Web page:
It's never a good sign when you wake up, hungover, w/ a Cajun whacko holding a gun to your head, claiming you lost everything but the clothes on the floor in a card game the night before. However, when you're name is Nathan Zachary, and you're the hottest air-jockey in all of the South Pacific - if not the Western Hemisphere - you have more than the pre-requisite bravado and machismo to turn it all around. So, get off your back, excuse yourself to the lady who shared your bed, and get your plane back before it's too late. Then you can worry about trying to track down your Zeppelin, The Pandora, and liberating it from the greasy clutches of the Ragin' Cajuns. From there, the sky is the limit...

The tutorial level at the beginning makes the gameplay seem all too easy. Thrust, brake, Snap Turn, Barrel Roll, etc. No problem, right? Absolutely. However, it is mastering the various combinations of these maneuvers, while retaining a bead on the bad guy and managing your 'special fuel' reserve, that separates the barn-stormers from the Red Barons. Extremely intuitive gameplay, and while slim in the special maneuver department, combo's allow for a large number of both attack moves as well as evasive maneuvers. The black button can be used to discern whether that red dot closing on you on your radar is coming from below or screaming down on top of you. The ability to man an AA gun, whether it's a high caliber machine gun or a manually guided rocket launcher (ground based, mounted on a Zep or a boat) provides for a nice alternative to the swooping and dizzying flying portions of the game. And you can jump into an AA gun and back out w/o any loading screens or hiccups whatsoever. This fluidity in the gameplay mixed w/ a generous "you-can-ct-a-lot" physics model makes for the best dogfighting experience this gamer has had in quite some time. One player and multi-player both have a lot to offer, and w/ downloadable content and Live multi-player support, Crimson Skies will spend many hours spinning in your Xbox.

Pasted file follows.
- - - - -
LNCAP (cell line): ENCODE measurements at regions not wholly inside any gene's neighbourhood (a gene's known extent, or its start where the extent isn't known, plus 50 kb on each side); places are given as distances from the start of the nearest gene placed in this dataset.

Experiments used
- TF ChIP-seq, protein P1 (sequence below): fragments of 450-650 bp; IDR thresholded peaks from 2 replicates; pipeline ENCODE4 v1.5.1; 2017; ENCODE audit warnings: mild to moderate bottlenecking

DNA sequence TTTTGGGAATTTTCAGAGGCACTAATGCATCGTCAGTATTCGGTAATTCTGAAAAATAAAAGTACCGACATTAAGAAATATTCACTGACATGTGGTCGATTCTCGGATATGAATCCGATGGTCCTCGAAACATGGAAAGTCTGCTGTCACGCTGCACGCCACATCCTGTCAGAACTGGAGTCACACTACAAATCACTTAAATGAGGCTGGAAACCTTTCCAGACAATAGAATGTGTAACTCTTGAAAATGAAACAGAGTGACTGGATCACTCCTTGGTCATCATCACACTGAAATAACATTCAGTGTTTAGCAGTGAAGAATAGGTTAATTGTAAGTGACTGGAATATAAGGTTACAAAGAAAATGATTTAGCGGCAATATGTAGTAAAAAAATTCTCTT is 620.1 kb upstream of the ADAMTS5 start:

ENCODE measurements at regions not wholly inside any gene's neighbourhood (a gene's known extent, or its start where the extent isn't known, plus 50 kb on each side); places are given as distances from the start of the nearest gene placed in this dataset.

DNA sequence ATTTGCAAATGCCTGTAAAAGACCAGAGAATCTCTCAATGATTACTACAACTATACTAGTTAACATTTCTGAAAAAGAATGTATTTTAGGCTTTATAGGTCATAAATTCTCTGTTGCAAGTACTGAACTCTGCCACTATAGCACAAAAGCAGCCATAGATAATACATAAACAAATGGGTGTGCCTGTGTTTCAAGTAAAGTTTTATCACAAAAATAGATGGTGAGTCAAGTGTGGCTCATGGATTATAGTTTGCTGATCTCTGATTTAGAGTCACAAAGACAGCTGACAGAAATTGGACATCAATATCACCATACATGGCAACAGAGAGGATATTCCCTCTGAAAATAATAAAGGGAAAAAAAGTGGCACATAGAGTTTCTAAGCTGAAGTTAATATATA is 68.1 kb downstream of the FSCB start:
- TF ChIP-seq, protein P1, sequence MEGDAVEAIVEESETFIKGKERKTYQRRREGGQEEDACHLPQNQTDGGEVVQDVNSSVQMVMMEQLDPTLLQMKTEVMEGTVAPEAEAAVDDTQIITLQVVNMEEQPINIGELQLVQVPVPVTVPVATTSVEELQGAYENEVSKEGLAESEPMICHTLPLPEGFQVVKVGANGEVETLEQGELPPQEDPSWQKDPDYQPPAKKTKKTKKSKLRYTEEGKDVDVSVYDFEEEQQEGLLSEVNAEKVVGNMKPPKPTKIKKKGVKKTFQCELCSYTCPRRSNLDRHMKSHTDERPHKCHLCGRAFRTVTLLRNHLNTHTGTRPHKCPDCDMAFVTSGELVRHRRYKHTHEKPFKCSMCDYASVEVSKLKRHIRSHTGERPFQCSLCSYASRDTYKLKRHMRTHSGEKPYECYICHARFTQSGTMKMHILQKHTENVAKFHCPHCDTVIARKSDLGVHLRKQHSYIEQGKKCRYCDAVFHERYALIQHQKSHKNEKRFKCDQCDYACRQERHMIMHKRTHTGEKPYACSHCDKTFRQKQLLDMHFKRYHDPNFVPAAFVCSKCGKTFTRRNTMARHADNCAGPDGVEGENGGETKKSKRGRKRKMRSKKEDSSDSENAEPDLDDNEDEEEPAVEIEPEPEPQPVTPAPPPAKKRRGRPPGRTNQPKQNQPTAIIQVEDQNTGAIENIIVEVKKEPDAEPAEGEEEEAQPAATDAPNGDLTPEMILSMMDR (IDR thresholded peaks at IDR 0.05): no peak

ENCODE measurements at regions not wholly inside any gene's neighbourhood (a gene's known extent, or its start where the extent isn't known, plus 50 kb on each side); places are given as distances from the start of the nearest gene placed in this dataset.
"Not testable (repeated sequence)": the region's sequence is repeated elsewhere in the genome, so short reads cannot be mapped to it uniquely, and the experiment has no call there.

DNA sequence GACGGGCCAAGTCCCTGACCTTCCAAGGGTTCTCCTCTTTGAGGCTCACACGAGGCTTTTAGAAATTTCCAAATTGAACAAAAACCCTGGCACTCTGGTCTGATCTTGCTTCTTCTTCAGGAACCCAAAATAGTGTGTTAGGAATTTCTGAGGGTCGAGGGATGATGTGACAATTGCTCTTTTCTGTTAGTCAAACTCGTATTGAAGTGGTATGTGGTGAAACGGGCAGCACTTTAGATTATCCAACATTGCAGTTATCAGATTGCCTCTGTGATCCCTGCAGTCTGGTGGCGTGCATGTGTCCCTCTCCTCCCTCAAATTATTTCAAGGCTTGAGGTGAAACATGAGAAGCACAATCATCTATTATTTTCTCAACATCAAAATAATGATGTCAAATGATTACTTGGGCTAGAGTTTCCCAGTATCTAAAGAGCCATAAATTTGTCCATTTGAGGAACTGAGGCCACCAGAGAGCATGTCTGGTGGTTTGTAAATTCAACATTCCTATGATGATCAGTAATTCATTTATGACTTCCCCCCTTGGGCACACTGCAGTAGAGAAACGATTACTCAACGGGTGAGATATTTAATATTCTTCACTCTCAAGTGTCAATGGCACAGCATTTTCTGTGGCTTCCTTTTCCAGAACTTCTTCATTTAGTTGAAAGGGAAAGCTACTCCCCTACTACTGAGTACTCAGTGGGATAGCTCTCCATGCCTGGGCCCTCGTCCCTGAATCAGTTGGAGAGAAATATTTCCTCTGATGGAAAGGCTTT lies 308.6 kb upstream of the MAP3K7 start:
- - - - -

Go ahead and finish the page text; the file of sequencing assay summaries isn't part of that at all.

Gorgeous. Plain and simple. A great use of color palletes define the overall feeling and mood of each of the levels, from the blues and grays of Sea Haven to the earth-tones of Arixo and the dark blues and steely hues found in Chicago. Textures are fantastic, and the generous use of the special FX Xbox gamers expect make for a really pretty game. You'd be hard pressed to not want to just fly around and take in the scenery.